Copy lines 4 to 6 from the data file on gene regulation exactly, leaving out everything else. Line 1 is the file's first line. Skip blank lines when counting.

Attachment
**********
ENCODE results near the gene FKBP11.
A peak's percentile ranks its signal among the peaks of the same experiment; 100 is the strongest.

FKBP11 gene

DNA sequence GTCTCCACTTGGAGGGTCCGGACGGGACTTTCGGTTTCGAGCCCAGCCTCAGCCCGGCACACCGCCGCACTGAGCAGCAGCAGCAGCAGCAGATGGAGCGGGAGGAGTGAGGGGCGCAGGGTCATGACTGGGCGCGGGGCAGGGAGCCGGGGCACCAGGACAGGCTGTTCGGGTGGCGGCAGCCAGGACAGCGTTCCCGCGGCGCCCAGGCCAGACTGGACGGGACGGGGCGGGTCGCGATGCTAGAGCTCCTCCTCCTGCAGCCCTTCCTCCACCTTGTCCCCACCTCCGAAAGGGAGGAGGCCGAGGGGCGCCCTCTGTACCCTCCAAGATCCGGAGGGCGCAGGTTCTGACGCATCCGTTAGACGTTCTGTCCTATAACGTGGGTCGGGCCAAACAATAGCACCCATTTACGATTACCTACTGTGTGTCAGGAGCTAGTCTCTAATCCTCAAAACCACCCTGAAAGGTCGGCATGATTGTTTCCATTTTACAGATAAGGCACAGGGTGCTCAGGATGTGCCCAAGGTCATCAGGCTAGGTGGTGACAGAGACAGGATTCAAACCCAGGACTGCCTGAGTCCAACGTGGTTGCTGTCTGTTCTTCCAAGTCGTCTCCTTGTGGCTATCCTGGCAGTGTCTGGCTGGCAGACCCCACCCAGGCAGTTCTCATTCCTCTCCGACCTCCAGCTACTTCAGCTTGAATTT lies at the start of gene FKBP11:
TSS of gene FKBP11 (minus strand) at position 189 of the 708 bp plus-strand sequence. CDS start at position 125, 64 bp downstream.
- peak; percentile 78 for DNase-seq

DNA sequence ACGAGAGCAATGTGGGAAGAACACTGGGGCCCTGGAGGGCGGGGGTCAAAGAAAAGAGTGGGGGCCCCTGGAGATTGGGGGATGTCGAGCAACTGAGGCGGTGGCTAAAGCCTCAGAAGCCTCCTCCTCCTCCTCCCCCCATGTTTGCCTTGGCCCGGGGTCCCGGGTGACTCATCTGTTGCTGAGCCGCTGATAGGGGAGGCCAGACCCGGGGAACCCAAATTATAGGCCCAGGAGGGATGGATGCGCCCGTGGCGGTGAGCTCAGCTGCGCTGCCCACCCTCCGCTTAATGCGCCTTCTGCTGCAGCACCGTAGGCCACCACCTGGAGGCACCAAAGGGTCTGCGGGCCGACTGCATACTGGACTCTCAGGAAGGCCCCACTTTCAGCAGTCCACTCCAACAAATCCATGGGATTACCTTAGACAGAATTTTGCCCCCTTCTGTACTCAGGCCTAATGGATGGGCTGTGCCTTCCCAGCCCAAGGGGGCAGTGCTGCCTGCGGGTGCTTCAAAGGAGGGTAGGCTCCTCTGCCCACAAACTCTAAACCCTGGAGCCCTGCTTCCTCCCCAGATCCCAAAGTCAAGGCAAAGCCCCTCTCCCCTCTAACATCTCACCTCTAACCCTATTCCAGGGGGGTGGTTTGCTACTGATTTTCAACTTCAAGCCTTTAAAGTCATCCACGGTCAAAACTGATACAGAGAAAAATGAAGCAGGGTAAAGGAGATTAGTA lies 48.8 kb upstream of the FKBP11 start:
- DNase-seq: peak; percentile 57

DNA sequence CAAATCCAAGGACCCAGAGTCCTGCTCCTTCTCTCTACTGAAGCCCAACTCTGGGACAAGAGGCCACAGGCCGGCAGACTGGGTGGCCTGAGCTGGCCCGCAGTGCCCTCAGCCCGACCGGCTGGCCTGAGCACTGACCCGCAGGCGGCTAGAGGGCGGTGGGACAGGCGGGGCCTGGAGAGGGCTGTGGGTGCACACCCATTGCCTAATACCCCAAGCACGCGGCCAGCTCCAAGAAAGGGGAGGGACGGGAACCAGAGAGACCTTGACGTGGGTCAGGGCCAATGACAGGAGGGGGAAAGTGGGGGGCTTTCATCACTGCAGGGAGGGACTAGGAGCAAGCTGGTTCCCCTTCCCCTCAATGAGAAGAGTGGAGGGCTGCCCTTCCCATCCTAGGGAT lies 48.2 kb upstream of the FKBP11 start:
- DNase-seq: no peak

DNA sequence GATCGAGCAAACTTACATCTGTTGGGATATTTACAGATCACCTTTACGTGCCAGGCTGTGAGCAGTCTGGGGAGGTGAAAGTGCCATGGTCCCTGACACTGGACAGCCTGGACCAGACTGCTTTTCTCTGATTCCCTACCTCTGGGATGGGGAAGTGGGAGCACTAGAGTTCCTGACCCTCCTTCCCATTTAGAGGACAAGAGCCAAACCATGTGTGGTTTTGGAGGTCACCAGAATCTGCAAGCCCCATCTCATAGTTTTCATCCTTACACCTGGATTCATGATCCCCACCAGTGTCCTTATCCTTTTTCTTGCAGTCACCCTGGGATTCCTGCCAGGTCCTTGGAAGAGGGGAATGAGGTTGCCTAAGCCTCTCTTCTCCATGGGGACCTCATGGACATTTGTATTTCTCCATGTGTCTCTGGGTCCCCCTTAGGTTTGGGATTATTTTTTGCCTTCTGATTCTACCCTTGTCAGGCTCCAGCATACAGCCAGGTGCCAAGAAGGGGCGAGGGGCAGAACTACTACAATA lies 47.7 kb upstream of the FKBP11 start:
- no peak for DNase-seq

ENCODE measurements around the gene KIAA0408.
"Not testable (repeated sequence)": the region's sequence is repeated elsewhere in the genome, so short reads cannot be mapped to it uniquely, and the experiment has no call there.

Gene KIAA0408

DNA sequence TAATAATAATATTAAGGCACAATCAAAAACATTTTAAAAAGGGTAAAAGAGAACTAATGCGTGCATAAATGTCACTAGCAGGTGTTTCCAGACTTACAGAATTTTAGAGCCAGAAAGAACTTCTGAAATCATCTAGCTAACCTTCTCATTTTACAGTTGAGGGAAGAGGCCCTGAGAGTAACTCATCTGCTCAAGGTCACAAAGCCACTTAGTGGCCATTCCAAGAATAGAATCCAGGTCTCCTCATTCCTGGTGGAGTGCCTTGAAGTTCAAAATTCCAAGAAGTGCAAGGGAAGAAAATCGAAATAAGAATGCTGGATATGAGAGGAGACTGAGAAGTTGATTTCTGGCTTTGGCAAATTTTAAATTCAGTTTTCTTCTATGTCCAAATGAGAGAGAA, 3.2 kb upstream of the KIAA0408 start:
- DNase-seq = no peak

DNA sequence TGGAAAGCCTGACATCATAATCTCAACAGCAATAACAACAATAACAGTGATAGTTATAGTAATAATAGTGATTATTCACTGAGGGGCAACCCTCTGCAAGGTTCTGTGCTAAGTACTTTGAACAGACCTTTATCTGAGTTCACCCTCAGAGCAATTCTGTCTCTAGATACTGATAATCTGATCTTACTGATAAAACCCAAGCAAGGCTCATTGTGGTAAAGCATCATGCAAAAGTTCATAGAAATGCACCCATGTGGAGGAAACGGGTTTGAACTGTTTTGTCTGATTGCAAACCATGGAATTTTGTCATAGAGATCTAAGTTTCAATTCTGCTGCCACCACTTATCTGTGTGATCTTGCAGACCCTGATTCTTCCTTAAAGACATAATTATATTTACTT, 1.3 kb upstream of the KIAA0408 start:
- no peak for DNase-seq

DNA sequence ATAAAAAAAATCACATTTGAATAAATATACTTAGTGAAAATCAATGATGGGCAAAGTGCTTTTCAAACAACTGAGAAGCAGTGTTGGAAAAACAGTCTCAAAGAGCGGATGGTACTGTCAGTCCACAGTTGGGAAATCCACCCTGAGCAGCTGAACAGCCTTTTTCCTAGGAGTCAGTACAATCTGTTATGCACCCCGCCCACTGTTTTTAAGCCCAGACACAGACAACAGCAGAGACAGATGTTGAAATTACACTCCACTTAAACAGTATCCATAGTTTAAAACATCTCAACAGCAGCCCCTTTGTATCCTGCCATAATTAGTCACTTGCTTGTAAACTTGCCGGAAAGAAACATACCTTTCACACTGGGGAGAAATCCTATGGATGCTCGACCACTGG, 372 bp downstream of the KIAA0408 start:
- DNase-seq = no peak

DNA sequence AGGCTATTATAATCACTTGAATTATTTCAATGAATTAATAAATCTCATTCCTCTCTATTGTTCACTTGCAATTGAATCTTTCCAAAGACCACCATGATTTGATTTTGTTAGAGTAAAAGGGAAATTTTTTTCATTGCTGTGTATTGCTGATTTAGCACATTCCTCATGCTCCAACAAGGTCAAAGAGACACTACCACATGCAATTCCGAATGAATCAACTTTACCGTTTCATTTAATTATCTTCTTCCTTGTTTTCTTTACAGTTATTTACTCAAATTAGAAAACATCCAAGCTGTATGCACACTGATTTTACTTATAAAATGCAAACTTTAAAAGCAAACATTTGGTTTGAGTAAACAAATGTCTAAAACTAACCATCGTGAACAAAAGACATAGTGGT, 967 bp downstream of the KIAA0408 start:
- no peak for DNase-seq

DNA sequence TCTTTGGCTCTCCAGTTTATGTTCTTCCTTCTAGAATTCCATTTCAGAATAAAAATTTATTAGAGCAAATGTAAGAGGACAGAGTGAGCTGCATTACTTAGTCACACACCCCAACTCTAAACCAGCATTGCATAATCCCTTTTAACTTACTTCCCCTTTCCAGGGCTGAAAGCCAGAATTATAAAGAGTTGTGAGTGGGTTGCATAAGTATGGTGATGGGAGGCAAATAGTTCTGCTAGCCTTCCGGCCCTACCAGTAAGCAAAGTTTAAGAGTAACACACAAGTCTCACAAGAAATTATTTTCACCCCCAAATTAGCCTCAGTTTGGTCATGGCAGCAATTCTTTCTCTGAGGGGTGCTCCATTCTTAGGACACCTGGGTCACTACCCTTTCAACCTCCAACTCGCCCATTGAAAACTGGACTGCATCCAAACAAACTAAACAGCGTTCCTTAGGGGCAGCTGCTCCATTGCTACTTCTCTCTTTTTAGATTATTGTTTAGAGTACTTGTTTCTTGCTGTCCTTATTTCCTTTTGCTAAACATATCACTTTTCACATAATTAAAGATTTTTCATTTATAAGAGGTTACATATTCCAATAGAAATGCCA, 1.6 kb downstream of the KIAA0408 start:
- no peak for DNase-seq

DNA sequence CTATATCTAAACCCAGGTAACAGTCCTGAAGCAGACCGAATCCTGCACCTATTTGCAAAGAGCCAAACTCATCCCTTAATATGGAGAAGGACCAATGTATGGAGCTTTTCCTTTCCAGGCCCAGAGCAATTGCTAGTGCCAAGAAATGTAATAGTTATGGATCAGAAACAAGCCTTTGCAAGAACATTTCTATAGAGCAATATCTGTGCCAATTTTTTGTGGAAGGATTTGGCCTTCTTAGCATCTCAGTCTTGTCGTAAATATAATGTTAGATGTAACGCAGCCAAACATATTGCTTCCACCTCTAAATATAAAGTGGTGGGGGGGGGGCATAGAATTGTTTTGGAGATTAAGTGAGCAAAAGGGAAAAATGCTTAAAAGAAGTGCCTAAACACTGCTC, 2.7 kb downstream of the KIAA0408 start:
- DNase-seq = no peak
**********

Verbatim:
DNA sequence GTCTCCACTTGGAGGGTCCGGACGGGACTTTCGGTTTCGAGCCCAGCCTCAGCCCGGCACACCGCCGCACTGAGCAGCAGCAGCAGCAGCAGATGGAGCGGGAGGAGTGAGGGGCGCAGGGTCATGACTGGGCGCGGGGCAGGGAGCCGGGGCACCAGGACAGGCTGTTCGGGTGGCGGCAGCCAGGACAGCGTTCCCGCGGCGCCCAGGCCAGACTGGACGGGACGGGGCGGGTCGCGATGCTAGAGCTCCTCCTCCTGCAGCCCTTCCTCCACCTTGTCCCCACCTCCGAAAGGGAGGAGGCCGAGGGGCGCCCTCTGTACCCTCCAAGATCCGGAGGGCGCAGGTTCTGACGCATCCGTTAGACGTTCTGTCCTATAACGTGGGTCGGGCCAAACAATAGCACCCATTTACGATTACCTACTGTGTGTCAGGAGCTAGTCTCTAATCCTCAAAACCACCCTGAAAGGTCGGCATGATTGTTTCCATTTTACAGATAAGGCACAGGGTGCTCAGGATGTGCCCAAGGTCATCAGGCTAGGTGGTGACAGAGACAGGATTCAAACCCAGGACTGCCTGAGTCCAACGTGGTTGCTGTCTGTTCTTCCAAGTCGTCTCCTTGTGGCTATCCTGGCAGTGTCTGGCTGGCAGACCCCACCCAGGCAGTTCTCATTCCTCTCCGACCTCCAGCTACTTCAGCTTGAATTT lies at the start of gene FKBP11:
TSS of gene FKBP11 (minus strand) at position 189 of the 708 bp plus-strand sequence. CDS start at position 125, 64 bp downstream.
- peak; percentile 78 for DNase-seq